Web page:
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Updated: Oct 22, 2020

A few years back, a scholar named Danielle Allen urged people “to see themselves as the founders of institutions…that are rich enough to shape the life of their surrounding communities.

It is a wonderfully American idea. We often think of America’s founders as those elite leaders who created the Declaration of Independence and then the Constitution.

However, we sometimes overlook the fact that the Constitution begins with the words, “We the People,” which makes the people—us—the foundation of all the government institutions that shape our lives.

In this sense, we are founders because we are always the foundation of our government institutions. We can make them and remake them as we strive to make our communities the best that they can be.

The Black Lives Matter movement provides us with an important example of how to do this. The movement’s most visible goal at the moment is enabling citizens, as legitimate founders, to transform the institution of the police.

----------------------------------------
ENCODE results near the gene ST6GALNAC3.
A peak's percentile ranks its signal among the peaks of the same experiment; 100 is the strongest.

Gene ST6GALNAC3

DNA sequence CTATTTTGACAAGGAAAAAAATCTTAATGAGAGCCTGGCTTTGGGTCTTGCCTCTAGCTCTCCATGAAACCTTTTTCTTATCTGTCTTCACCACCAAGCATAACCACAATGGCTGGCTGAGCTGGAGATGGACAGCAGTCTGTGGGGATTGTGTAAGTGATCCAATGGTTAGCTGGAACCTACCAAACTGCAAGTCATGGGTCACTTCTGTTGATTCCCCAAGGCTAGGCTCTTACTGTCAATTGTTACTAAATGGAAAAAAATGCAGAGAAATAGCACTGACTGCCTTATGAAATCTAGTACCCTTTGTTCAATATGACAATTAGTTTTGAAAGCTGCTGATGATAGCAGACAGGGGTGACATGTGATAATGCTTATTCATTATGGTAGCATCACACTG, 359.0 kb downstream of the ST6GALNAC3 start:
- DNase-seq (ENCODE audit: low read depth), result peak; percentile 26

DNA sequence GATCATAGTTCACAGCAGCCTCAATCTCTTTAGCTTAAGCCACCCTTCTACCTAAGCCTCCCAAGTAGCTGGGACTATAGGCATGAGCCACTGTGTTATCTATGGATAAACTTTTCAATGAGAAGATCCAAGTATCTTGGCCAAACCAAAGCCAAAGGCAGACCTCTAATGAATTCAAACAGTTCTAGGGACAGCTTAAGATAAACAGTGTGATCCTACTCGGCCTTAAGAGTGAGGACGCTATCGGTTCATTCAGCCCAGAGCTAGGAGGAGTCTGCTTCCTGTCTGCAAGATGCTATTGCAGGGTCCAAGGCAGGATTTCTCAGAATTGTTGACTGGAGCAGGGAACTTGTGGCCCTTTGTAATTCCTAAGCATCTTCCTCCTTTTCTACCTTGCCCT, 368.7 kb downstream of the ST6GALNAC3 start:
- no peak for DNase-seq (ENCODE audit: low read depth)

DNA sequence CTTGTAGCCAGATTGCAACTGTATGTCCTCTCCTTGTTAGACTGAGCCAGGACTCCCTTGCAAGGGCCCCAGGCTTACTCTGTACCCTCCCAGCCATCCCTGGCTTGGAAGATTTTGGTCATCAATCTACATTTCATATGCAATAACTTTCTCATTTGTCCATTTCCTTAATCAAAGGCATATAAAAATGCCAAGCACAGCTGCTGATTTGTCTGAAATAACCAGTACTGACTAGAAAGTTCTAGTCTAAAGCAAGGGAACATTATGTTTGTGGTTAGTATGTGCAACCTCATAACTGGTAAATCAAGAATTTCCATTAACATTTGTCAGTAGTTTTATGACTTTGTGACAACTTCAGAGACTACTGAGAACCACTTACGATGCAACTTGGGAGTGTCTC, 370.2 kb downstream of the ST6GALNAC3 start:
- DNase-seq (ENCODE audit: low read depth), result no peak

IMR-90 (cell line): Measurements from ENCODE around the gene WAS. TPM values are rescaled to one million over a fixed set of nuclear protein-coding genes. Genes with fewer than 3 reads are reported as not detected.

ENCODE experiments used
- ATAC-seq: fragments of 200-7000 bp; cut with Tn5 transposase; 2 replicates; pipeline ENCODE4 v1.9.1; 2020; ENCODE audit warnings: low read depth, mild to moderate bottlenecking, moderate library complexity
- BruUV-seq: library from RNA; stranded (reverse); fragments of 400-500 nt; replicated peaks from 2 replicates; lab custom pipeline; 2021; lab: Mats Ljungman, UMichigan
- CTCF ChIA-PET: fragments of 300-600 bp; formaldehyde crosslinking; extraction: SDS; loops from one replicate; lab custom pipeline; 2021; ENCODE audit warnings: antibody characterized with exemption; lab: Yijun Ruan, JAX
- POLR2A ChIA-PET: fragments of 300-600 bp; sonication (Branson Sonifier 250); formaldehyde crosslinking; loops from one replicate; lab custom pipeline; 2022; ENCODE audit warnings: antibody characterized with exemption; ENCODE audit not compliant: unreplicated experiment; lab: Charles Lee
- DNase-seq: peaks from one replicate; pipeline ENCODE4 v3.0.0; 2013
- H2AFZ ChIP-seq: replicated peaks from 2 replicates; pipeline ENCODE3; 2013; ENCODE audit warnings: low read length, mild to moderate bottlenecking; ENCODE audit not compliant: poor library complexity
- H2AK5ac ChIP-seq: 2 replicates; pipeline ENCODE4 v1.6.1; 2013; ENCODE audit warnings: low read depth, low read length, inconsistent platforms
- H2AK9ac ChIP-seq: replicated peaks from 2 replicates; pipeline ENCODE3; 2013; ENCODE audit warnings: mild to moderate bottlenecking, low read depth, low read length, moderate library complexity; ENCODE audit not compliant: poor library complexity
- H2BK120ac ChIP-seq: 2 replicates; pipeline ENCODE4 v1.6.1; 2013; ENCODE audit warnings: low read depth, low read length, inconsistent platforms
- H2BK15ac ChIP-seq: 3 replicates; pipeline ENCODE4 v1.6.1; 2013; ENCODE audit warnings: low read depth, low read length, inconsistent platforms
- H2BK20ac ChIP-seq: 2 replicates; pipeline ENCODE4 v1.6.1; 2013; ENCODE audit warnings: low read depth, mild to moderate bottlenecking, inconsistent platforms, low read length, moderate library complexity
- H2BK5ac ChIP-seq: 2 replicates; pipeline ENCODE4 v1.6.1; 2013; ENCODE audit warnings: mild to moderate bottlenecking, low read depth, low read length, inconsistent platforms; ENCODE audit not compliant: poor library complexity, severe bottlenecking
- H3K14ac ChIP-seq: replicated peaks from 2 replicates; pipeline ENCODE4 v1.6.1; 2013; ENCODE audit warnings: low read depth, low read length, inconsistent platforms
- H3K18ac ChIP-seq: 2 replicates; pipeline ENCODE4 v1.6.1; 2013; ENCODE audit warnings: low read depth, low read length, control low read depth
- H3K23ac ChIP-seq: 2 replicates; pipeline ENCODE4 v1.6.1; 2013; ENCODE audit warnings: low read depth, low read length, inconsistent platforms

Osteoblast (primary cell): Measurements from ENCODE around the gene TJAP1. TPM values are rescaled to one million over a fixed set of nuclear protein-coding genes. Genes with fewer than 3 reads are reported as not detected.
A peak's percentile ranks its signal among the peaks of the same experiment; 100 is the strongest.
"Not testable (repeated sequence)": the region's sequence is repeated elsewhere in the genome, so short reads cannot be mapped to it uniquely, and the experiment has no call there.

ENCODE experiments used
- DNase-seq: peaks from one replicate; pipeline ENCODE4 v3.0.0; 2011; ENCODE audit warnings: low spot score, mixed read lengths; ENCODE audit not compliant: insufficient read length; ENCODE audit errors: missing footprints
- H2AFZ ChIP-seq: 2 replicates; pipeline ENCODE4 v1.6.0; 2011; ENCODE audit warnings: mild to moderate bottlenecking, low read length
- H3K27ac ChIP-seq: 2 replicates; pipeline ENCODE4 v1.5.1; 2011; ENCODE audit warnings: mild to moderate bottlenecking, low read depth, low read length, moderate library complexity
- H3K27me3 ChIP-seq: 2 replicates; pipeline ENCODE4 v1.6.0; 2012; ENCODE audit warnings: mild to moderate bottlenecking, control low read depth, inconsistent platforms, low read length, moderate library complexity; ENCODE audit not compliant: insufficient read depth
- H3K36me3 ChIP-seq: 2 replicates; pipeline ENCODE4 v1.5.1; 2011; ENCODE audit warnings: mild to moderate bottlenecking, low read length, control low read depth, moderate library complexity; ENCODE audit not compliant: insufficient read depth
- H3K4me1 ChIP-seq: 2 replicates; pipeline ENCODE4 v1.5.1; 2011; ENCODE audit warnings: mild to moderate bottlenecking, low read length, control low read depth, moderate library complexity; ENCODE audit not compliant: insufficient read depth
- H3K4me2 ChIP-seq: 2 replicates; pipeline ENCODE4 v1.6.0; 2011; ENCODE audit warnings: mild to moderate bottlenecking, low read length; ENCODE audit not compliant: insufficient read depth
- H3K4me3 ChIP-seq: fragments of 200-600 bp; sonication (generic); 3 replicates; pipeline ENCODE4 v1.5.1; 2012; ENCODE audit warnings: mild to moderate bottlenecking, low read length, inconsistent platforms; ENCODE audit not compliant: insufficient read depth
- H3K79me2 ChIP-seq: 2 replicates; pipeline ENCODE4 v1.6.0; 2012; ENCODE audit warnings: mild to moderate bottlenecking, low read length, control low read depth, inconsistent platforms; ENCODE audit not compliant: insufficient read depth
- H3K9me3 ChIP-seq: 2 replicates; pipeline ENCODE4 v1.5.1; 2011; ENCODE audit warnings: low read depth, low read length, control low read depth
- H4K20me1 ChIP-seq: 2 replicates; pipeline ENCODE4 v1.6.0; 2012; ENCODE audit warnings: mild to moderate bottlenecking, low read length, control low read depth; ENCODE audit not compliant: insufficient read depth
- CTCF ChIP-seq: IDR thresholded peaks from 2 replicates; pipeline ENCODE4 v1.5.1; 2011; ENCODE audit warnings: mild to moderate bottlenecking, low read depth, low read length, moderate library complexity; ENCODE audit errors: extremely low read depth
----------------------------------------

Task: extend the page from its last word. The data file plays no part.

What does it mean to defund the police? (The Guardian, U.S.)

Tracey L. Meares, a professor at Yale, provides some useful words of guidance on this point. As Meares sees it, “Disadvantaged communities ought not give up policing any more than they should give up public schools, electricity, or water.” However, the citizens of these communities, as founders, must have more influence over what policing means and what it looks like in practice.

In Meares own words, government agencies, like the police, “must create policy with neighborhood residents, not for them. Agencies must be transparent and consistent.”

In one sense, this implies something “radical.” It is a call for the people to re-make police institutions from the bottom-up. In another sense, it implies something familiar—the need for the people (including people who are police officers) to collaborate on matters of shared importance. In both senses, the goal fits within the American tradition and has the promise of making the American tradition stronger.

~~ Dr. Andrew Bloeser (Assistant Professor of Political Science at Allegheny College)


Allen, Danielle. Talking to Strangers: Anxieties of Citizenship Since Brown V. Board of Education. University of Chicago, 2008.

Meares, Tracey. "Policing: A Public Good Gone Bad." Boston Review. 1 Aug. 2017.

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